Telcos are looking to differentiate. They have to. The traditional voice and data business is commoditised, and they have largely missed the chance to secure a place in the digital world as Over the Top rivals got in ahead of them. However, thanks to two key drivers, things are more promising today than they have been for a while. First, there is the nearly $1.1 trillion that operators are investing in 5G around the world: this game-changing technology opens a range of new revenue streams to be activated through the service layer. Second, there is an exciting new opportunity emerging in the martech space that could prove very profitable indeed, and which is ideal for delivery over 5G.
In the early days of banner advertising, when the internet was still nascent, it was simple enough for brands to deal with publishers on a one-to-one basis. The adtech industry arose as a response to the rapid growth of the internet. To serve ads at scale, automation was a must.
And it started with the first ad-networks, which acted as brokers between advertisers and publishers, providing inventory to brands that needed it and publishers that wanted to sell it. However, ad networks aggregated inventory, so brands had little visibility into where their ads appeared or whether they were paying a fair price.
Ad exchanges emerged to solve this need: digital marketplaces for the programmatic sale of inventory. These sites functioned – and continue to function – as auction houses, selling individual impressions to the highest bidder.
Ad technology: DSPs and SSPs
Today, to make use of the exchanges, buyers and sellers need to use adtech platforms. Brands, the ad buyers, use Demand Side Platforms (DSPs), while publishers, the ad sellers, use Supply Side Platforms (SSPs).
Concurrently, Data Management Platforms (DMPs)/ Customer Data Platforms (CDP) collect traffic data such as third-party cookies and Mobile Advertising IDs (MAIDs) to enable advertisers to target the right audiences across devices with customised content, and to measure the performance of their campaigns.
Cookies and MAIDS are the lifeblood of the adtech ecosystem. Without the user tracking data provided by these IDs, the ad tech ecosystem as we know it would not have emerged. Publishers would have no way of identifying audiences, and without this data they would not be able to sell right-sized audience segments to brands.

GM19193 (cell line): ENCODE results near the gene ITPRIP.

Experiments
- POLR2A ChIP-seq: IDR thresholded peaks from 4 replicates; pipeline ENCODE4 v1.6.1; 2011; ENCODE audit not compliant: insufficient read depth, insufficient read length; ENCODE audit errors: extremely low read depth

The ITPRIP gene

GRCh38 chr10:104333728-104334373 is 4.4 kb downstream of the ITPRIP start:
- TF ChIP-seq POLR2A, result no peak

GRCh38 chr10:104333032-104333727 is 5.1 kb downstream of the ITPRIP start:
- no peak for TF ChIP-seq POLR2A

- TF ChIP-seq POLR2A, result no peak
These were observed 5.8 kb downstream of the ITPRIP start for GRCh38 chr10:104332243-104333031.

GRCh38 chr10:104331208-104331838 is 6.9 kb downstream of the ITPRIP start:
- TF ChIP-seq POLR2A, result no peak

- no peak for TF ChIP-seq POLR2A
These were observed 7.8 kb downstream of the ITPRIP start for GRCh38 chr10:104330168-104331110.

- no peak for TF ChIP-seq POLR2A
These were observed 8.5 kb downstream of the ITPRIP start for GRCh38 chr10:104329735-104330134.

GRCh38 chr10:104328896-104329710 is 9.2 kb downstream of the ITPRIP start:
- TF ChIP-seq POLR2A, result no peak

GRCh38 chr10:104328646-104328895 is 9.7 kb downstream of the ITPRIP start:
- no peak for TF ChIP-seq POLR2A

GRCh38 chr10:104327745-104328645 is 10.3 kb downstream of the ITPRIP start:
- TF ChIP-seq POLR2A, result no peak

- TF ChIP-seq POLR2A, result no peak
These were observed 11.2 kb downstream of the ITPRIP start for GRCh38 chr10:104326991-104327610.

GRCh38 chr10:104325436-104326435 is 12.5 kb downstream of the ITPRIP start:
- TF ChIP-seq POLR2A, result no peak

A new adtech value chain
This lifeblood is drying up. Third-party tracking cookies are being withdrawn by the browser owners (Google, which accounts for the majority of web searches, plans to ban third-party cookies by 2023), while Apple has diminished the value of its Identifier for Advertisers for the iPhone by making it opt-in, rather than opt-out. The reason is simple and understandable: tracking cookies are not compatible with the privacy-first model for the internet that’s emerging in the wake of the EU’s General Data Protection Regulation (GDPR), and other global privacy regulations that have followed in its wake, such as the California Consumer Privacy Act (CCPA).
This crisis for adtech presents an opportunity for telcos. As we’ve argued previously, telcos can provide a suitable, privacy-first replacement to cookies and MAIDs. Telco-verified IDs, such as Novatiq’s patented Zenith ID, are a case in point. Generated by publishers, the pseudonymised ID is sent to telco partners for secure verification behind the network firewall. Thanks to their visibility of network transactions, telcos have the cross-device view needed to verify web users so publishers can enrich their first party data and build verified audiences to sell to brands.
Telco-enabled IDs can also be used to optimise audience activation at scale – something very much at threat with the withdrawal of third-party cookies. Novatiq’s Hyper ID, for instance, is an anonymous ID generated in real-time. The ID matches users with consented first-party audience cohorts, enabling brands and advertisers to get the right ad to the right people at the right time.
The adtech ecosystem of today was not planned. It grew, ad hoc, as new opportunities and needs arose. Today, the drive for greater privacy is forcing change once again. The basic infrastructure of adtech – DSPs, SSPs and DMPs/CDPs – will remain, but they will evolve and be fuelled by privacy-first data. Telcos have a significant opportunity to plug themselves into the martech ecosystem and provide new identifiers for this new age of marketing.
To learn more about the disruption to the adtech industry and the emergence of new, telco-verified identifiers, please download our white paper.